But it's the attitude of some people that think they have a "right" to download whatever they want without paying for it that irks me. A lot of people claim they want to see hard proof of pirating before they accept a lawsuit, but then try to block any law that would allow said proof to be collected.

Voltage, Canipre and friends are all borderline extorting people and it should be stopped, but at the same time people legitimately making movies/music/games should have a way of fighting pirating.

It's like driving cars. I speed, but I know it's wrong and if I get caught I will pay the ticket. A lot of the downloaders come across to me as the type that will fight a speeding ticket even though they know they were indeed speeding and deserve the ticket.


canUFO

@torservers.net
"Voltage, Canipre and friends are all borderline extorting people and it should be stopped, but at the same time people legitimately making movies/music/games should have a way of fighting pirating."

If "works" have no real value no one is going to buy them no matter how clever RICO scheme is. The time is coming when those who are sucking blood from artists will need to change line of business and open barber shops or grocery stores so they still can live from reselling someone elses legitimately made goods and services.


A Lurker
that's Ms Lurker btw
Premium
join:2007-10-27
Wellington N

1 edit
reply to TypeS
said by TypeS:

There honestly needs to be true case of piracy with concrete evidence brought forward in Canadian courts as a test case of copyright law. But this Voltage case is not that.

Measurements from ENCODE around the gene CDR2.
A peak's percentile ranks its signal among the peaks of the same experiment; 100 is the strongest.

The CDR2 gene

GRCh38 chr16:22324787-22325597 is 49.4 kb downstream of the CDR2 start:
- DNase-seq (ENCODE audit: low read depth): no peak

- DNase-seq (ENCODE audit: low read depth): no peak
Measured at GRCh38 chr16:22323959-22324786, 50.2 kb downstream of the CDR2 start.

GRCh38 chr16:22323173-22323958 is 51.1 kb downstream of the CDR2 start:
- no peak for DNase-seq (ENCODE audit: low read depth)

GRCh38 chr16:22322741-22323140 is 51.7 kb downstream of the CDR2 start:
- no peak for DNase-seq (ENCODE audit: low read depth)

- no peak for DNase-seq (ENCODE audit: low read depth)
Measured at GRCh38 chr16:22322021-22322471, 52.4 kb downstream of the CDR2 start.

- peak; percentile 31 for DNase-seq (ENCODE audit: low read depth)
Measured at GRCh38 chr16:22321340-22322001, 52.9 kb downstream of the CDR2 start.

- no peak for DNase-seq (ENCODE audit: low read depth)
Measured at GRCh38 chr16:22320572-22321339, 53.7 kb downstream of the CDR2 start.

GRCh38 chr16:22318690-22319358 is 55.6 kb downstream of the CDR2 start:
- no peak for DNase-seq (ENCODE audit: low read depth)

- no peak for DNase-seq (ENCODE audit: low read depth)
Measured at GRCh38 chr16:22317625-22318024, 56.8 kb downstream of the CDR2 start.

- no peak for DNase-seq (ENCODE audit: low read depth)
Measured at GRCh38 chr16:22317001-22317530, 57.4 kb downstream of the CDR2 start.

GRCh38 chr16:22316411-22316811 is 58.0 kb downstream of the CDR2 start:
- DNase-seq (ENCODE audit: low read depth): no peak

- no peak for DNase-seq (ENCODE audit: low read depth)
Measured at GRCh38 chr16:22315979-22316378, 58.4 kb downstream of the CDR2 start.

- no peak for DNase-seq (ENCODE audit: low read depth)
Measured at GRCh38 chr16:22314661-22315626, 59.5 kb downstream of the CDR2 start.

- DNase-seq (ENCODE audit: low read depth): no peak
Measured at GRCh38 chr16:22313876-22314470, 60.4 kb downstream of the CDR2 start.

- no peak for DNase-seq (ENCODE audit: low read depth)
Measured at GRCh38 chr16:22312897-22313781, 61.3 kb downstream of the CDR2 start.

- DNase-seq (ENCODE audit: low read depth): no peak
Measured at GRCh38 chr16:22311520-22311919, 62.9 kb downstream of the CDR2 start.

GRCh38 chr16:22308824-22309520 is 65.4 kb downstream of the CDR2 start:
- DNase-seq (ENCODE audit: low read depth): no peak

Canada still makes arrests over those selling physical copies. I know I saw a more recent one, but for example:

»www.thestar.com/news/crime/2010/···ust.html

These types of pirates are taking dollars away from people that might actually purchase copies from legitimate sources. With technology such that it is (colour laser, printable or lightscribe dvds, etc) that some purchasers might not realize they're even purchasing an illegal copy. I also suspect that you would have to do a hell of a volume to make this worth your while (time and supplies).

I don't know, the issue is complicated. I'm using Netflix more and more. The thing I don't get is that I pay for my cable, and I have a DVD recorder hooked up to it. Recording is okay (I believe). However, if I miss setting something to record why do I suddenly become a pirate if I download an episode of something I've missed. Nobody has lost income (as I could wait for the inevitable re-run to record it), and I don't fileshare, so I'm not providing. However, I'm still technically lumped into the same category as someone who decides to cut their cable and download everything.

Sadly, there's little on cable at the moment that encourages me to continue it. I have a fair amount of purchased items (don't want to consider the dollar value there), home recorded items, and yes, some downloaded items. I could probably comfortably cut the cable and settle for Netflix and my own content.

ETA: Oh, and in the 'good old days' when there happened to be three things you wanted to watch in one time slot... that was two VCRs and watching one live. Nowadays I can't even think of any time slot with three programs I'd want to watch.


A Lurker
that's Ms Lurker btw
Premium
join:2007-10-27
Wellington N

1 edit
Here's the article I remember that was recent:

»www.insidehalton.com/news/crime/···eit-ring

Here's a tip - if someone is selling a boxed set that is (a) not available anywhere or (b) a quarter of the cost of anywhere else, it's probably a fake set downloaded. I remember running across these sites when looking to see if someone of my old faves were available on DVD. Too good to be true, usually is. The real question is - if the quality had been better would people have turned them in?

(and obviously still going strong)

Memory Lane DVD - all 9 seasons of Coach
»memorylanedvd.com/product.php?pr···0&page=1

TV Shows on DVD - only 4 seasons released
»www.tvshowsondvd.com/releaselist···owID=158

(I tend to use them for a source, but a quick check of Amazon shows the same - only 4 seasons released)


TypeS

join:2012-12-17
London, ON
kudos:1
Reviews:
·TekSavvy Cable
reply to A Lurker
said by A Lurker:

said by TypeS:

There honestly needs to be true case of piracy with concrete evidence brought forward in Canadian courts as a test case of copyright law. But this Voltage case is not that.